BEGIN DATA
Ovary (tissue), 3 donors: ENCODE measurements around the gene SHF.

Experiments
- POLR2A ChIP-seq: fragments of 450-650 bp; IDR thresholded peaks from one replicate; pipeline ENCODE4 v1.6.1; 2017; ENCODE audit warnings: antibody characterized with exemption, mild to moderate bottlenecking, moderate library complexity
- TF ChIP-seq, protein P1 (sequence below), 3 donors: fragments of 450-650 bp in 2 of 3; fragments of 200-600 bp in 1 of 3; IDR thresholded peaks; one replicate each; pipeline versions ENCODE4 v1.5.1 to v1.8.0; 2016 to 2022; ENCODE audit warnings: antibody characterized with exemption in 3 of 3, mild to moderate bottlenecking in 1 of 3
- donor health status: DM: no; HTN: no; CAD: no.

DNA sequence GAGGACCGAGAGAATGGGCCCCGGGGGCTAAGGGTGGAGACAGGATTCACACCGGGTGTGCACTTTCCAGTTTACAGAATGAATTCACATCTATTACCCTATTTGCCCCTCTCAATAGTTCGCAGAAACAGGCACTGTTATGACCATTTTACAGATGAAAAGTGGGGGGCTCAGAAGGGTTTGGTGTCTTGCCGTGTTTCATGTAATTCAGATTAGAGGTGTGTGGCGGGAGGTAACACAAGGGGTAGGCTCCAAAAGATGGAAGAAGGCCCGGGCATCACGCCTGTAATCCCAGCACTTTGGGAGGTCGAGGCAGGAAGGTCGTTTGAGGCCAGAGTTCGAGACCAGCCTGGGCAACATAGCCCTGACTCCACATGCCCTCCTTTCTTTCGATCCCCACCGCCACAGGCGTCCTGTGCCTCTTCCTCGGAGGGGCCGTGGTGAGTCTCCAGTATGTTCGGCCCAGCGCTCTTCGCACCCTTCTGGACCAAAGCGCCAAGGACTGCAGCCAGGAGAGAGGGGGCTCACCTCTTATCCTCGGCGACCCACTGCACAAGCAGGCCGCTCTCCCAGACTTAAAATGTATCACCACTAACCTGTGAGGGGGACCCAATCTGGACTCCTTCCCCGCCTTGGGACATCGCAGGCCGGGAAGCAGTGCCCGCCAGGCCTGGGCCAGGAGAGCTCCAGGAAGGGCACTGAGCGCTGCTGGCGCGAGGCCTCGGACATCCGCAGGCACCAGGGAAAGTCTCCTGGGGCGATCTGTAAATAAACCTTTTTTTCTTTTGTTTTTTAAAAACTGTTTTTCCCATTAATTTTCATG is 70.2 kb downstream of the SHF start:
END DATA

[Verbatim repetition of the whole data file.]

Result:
Ovary (tissue), 3 donors: ENCODE measurements around the gene SHF.

Experiments
- POLR2A ChIP-seq: fragments of 450-650 bp; IDR thresholded peaks from one replicate; pipeline ENCODE4 v1.6.1; 2017; ENCODE audit warnings: antibody characterized with exemption, mild to moderate bottlenecking, moderate library complexity
- TF ChIP-seq, protein P1 (sequence below), 3 donors: fragments of 450-650 bp in 2 of 3; fragments of 200-600 bp in 1 of 3; IDR thresholded peaks; one replicate each; pipeline versions ENCODE4 v1.5.1 to v1.8.0; 2016 to 2022; ENCODE audit warnings: antibody characterized with exemption in 3 of 3, mild to moderate bottlenecking in 1 of 3
- donor health status: DM: no; HTN: no; CAD: no.

DNA sequence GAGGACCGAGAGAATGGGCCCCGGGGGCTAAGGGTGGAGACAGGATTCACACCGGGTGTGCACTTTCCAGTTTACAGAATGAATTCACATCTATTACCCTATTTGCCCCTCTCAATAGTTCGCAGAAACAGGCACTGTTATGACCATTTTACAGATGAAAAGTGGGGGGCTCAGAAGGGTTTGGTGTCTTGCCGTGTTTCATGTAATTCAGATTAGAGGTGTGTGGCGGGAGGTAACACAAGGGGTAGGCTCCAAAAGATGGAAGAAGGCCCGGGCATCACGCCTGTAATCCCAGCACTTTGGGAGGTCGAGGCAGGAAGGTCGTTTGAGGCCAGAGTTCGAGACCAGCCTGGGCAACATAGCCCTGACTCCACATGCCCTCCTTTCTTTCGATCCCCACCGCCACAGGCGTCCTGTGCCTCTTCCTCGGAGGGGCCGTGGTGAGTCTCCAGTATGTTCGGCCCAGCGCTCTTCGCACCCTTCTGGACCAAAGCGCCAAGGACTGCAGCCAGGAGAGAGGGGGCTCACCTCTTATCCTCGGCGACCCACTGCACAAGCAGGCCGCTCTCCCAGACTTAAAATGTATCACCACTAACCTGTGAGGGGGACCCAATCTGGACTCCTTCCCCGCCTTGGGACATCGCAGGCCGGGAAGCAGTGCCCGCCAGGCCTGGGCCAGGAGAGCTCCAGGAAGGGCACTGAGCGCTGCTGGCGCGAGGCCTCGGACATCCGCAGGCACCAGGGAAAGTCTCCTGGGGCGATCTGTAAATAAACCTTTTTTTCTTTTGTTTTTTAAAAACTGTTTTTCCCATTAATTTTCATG is 70.2 kb downstream of the SHF start: